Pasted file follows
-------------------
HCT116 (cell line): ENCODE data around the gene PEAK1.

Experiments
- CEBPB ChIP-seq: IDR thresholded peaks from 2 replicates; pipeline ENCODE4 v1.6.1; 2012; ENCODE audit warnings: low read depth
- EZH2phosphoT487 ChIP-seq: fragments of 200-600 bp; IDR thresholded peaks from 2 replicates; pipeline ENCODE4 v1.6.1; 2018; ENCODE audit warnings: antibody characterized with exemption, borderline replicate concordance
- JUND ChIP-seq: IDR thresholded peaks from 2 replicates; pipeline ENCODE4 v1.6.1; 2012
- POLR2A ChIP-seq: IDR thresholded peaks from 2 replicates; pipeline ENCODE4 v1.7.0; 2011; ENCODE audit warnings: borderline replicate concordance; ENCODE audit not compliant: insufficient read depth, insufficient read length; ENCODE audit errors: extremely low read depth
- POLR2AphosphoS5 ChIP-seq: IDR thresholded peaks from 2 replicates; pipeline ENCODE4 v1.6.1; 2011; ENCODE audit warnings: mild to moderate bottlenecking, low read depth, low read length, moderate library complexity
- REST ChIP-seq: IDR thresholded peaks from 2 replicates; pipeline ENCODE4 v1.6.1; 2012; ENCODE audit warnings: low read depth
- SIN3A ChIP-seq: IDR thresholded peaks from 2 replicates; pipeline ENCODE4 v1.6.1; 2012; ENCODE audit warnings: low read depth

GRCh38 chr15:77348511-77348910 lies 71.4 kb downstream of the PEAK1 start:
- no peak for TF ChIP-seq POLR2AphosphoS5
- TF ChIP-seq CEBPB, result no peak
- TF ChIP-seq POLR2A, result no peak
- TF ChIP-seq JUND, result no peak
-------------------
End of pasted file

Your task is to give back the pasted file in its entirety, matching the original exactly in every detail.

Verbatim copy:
HCT116 (cell line): ENCODE data around the gene PEAK1.

Experiments
- CEBPB ChIP-seq: IDR thresholded peaks from 2 replicates; pipeline ENCODE4 v1.6.1; 2012; ENCODE audit warnings: low read depth
- EZH2phosphoT487 ChIP-seq: fragments of 200-600 bp; IDR thresholded peaks from 2 replicates; pipeline ENCODE4 v1.6.1; 2018; ENCODE audit warnings: antibody characterized with exemption, borderline replicate concordance
- JUND ChIP-seq: IDR thresholded peaks from 2 replicates; pipeline ENCODE4 v1.6.1; 2012
- POLR2A ChIP-seq: IDR thresholded peaks from 2 replicates; pipeline ENCODE4 v1.7.0; 2011; ENCODE audit warnings: borderline replicate concordance; ENCODE audit not compliant: insufficient read depth, insufficient read length; ENCODE audit errors: extremely low read depth
- POLR2AphosphoS5 ChIP-seq: IDR thresholded peaks from 2 replicates; pipeline ENCODE4 v1.6.1; 2011; ENCODE audit warnings: mild to moderate bottlenecking, low read depth, low read length, moderate library complexity
- REST ChIP-seq: IDR thresholded peaks from 2 replicates; pipeline ENCODE4 v1.6.1; 2012; ENCODE audit warnings: low read depth
- SIN3A ChIP-seq: IDR thresholded peaks from 2 replicates; pipeline ENCODE4 v1.6.1; 2012; ENCODE audit warnings: low read depth

GRCh38 chr15:77348511-77348910 lies 71.4 kb downstream of the PEAK1 start:
- no peak for TF ChIP-seq POLR2AphosphoS5
- TF ChIP-seq CEBPB, result no peak
- TF ChIP-seq POLR2A, result no peak
- TF ChIP-seq JUND, result no peak